about Denmark’s education system and a walk through a neighborhood in Stockholm while discovering Nordic food and culture. A professional tour director will assist the group for the entire length of the tour. All ground transportation provided in private deluxe motor coach. The optional tour to Helsinki includes hotel and ship accommodations for three nights, ship passage from Stockholm to Helsinki, superb cuisine, sightseeing with a professional tour director and more. The Scandinavian Capitals international awareness tour departs October 6, 2018. Go to https://www.billingschamber.com/ scandinavian-capitals-2018/ or email jennifer@billingschamber. com for more information and a full registration brochure. The Early Bird rate is available through March 30th!

CHAMBER STATISTICS: What are we doing for you? As of February 15, 2018, the Billings Chamber represents 1,301 members with approximately 49,265 employees.

Since the beginning of our fiscal year on July 1, 2017 through February 15, 2018: Number of Calls/Inquiries: ....................... 10,707 calls (avg. 1,427/month)

Visitors to the Visitor Information Center: .........1,882 Visits to VisitBillings.com: .............................. 131,272 Visits to BillingsChamber.com: ........................ 56,093

Chamber Event Attendance: ...............................4,960 Convention and Meeting Tourism Bookings: ...22,878 hotel room nights booked for $5,147,550 total economic impact on the city of Billings.

Conventions and Meetings Serviced by Visit Billings:....................................2,310

Relocation Packets Mailed:......................................99

convention delegate packets provided.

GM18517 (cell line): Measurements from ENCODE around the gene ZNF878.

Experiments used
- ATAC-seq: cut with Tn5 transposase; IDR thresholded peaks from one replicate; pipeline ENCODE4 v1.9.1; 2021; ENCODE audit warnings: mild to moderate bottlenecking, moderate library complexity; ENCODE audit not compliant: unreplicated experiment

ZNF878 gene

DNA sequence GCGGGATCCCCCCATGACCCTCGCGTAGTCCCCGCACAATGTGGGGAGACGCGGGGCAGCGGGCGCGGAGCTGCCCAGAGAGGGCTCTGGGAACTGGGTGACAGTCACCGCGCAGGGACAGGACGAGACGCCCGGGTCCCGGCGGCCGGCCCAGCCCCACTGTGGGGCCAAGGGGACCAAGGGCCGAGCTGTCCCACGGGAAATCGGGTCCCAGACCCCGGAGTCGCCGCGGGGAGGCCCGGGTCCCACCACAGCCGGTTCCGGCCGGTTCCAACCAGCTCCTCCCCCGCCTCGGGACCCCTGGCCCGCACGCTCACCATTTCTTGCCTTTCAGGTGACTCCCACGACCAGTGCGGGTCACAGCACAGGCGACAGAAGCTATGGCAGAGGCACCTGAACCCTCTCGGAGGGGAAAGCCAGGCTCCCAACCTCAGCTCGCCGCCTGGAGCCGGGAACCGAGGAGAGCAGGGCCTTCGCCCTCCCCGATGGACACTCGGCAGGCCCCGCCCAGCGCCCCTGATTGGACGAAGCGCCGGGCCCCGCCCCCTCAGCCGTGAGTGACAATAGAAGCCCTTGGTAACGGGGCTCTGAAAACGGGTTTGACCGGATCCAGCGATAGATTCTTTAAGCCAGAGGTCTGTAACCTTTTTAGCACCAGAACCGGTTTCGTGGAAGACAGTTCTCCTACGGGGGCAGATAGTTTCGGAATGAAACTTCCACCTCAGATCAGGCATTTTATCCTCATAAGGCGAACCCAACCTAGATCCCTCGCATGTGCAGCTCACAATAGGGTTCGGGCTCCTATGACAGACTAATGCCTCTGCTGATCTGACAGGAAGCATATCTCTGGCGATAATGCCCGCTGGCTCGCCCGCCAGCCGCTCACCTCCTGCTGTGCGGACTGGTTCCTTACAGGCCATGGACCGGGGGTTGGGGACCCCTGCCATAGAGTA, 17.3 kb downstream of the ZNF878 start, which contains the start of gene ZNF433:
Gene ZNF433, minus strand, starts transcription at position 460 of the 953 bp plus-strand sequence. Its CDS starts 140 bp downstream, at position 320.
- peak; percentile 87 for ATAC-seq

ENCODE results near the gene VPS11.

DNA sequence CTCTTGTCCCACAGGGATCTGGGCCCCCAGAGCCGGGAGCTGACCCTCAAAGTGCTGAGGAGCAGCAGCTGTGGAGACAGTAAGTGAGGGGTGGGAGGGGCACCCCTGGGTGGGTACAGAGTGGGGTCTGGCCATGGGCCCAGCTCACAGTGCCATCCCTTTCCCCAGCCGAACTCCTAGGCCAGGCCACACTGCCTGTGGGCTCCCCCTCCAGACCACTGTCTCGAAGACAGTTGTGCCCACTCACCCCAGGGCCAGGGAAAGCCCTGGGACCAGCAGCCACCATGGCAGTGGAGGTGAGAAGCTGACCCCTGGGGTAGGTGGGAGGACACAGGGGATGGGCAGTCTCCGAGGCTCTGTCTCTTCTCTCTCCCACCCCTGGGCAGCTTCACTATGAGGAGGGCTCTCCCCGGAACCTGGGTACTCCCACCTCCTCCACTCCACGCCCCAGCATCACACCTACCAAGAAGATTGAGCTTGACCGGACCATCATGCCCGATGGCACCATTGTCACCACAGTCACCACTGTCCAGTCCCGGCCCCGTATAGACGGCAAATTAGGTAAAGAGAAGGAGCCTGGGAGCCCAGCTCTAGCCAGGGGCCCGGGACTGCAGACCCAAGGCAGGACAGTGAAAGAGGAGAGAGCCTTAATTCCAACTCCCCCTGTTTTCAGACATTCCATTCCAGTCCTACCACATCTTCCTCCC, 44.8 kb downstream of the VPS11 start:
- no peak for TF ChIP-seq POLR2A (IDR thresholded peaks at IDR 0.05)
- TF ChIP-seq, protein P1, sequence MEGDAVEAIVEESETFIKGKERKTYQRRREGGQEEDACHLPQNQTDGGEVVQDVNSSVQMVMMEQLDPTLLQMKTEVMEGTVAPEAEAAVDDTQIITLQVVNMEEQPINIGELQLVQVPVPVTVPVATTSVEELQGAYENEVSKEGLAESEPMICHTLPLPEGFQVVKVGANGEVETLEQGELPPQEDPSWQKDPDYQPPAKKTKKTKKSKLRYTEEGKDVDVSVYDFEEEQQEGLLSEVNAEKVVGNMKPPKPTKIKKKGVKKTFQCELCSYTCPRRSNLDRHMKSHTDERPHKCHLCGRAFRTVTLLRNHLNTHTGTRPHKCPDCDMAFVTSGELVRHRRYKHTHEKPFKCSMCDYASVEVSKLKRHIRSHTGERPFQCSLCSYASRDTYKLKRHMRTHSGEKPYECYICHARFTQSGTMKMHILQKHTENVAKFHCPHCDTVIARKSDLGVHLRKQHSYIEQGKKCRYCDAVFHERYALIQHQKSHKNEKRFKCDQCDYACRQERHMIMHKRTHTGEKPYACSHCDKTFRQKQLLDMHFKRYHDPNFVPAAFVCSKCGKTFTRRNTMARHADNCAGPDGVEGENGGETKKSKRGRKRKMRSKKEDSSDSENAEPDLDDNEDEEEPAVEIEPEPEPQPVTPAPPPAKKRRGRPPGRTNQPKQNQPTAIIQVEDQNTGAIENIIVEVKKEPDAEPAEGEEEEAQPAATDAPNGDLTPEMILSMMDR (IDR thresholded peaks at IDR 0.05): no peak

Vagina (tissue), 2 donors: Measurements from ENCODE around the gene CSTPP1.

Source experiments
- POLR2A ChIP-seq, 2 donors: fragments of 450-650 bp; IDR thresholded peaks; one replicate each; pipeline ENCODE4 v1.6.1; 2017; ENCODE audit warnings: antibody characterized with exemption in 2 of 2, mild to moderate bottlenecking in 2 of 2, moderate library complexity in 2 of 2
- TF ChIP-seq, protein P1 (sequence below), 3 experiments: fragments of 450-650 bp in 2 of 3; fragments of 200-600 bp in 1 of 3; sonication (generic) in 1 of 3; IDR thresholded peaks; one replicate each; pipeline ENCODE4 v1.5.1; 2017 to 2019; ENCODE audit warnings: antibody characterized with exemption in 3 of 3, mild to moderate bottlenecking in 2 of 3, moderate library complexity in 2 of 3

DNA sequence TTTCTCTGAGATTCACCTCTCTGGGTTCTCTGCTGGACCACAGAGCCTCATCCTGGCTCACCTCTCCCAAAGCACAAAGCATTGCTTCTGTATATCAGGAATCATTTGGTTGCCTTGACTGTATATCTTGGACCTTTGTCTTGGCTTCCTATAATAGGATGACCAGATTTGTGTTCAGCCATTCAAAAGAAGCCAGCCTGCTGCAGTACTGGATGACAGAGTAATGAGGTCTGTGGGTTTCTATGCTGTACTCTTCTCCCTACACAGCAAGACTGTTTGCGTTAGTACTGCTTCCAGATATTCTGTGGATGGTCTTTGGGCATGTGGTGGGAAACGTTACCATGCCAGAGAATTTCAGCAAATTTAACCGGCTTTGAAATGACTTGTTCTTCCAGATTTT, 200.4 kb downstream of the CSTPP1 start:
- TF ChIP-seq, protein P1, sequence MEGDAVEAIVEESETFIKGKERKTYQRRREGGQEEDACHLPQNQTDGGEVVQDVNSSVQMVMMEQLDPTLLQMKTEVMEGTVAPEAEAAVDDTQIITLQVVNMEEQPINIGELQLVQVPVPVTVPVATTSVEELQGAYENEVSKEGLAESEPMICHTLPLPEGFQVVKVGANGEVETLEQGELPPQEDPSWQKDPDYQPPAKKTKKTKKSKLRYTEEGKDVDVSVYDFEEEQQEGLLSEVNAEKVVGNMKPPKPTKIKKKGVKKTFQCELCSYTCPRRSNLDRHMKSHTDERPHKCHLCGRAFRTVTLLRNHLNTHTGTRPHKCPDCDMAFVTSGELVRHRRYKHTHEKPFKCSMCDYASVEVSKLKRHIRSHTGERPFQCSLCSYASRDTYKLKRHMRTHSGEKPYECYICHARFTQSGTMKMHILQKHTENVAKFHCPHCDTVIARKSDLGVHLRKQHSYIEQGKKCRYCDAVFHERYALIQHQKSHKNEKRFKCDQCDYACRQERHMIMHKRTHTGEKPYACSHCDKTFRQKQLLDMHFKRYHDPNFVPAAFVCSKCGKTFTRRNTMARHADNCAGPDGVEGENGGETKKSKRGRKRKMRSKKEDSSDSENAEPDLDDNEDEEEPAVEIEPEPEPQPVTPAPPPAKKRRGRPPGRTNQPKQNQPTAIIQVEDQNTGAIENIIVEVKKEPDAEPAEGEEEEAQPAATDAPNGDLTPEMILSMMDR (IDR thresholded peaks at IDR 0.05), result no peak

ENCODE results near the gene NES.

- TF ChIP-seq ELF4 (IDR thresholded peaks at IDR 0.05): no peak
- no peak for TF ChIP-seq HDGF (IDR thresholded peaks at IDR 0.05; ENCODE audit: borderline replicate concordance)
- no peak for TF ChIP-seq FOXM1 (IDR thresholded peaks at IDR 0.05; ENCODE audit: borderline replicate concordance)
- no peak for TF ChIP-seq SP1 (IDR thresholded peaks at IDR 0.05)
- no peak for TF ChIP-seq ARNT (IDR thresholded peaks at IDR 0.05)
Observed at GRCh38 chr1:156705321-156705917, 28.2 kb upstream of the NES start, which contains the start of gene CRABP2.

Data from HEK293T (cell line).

Visitor Information Packets Mailed: .................10,641

Is your info current? Make sure we’re sharing the correct information with potential clients! Check your listing at BillingsChamber.com and let us know if changes are needed

Business Meeting Attendees at Chamber: ......... 7,937

MARCH-MAY 2018 | LiNK BUSINESS QUARTERLY | 7


COMMUNITY STATISTICS

KEY ECONOMIC INDICATORS Hotel Occupancy

80.0% __________________________________________________________________________________________________ 70.0% __________________________________________________________________________________________________ 60.0% __________________________________________________________________________________________________ 50.0% __________________________________________________________________________________________________ 40.0% __________________________________________________________________________________________________ 30.0% __________________________________________________________________________________________________ 20.0% __________________________________________________________________________________________________ 10.0% __________________________________________________________________________________________________ 0.0% ___________________________________________________________________________________________________ 2014